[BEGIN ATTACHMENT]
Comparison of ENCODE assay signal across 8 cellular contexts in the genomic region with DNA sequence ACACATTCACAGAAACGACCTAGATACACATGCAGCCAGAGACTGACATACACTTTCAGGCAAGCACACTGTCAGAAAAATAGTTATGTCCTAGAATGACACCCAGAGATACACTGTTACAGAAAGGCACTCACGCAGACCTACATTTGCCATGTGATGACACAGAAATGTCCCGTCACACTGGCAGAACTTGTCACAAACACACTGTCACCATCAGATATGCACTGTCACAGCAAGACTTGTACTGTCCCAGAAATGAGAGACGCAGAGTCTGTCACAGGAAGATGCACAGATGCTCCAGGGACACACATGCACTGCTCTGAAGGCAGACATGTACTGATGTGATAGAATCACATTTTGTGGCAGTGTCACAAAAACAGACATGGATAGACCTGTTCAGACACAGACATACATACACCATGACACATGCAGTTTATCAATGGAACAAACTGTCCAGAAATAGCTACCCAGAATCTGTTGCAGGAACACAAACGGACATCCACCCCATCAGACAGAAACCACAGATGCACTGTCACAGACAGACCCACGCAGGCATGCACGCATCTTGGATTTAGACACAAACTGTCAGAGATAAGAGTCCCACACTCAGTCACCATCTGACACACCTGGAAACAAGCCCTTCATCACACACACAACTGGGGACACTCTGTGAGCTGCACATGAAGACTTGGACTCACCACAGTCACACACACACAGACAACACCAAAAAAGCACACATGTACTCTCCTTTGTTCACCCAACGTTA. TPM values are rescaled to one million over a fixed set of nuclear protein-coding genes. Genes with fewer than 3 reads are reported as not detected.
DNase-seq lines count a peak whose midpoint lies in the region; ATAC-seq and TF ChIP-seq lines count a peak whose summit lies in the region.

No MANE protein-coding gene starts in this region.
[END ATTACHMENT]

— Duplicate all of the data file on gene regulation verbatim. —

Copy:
Comparison of ENCODE assay signal across 8 cellular contexts in the genomic region with DNA sequence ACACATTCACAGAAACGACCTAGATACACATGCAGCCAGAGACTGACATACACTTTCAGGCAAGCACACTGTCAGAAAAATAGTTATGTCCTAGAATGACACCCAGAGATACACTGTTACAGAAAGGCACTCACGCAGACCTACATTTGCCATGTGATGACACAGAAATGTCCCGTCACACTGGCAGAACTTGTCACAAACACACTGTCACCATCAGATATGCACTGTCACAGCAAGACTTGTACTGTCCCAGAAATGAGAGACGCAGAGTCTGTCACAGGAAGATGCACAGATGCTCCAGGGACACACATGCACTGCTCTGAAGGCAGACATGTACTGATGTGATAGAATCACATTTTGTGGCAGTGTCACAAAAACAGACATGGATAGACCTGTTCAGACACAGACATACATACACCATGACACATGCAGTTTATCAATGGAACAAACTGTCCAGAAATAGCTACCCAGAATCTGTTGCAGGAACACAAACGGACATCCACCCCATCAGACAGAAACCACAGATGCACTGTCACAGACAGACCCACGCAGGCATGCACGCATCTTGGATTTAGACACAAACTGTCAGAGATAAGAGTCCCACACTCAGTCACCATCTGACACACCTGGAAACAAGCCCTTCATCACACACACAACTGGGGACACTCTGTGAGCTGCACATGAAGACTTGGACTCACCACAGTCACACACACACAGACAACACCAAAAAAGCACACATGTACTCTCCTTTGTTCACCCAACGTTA. TPM values are rescaled to one million over a fixed set of nuclear protein-coding genes. Genes with fewer than 3 reads are reported as not detected.
DNase-seq lines count a peak whose midpoint lies in the region; ATAC-seq and TF ChIP-seq lines count a peak whose summit lies in the region.

No MANE protein-coding gene starts in this region.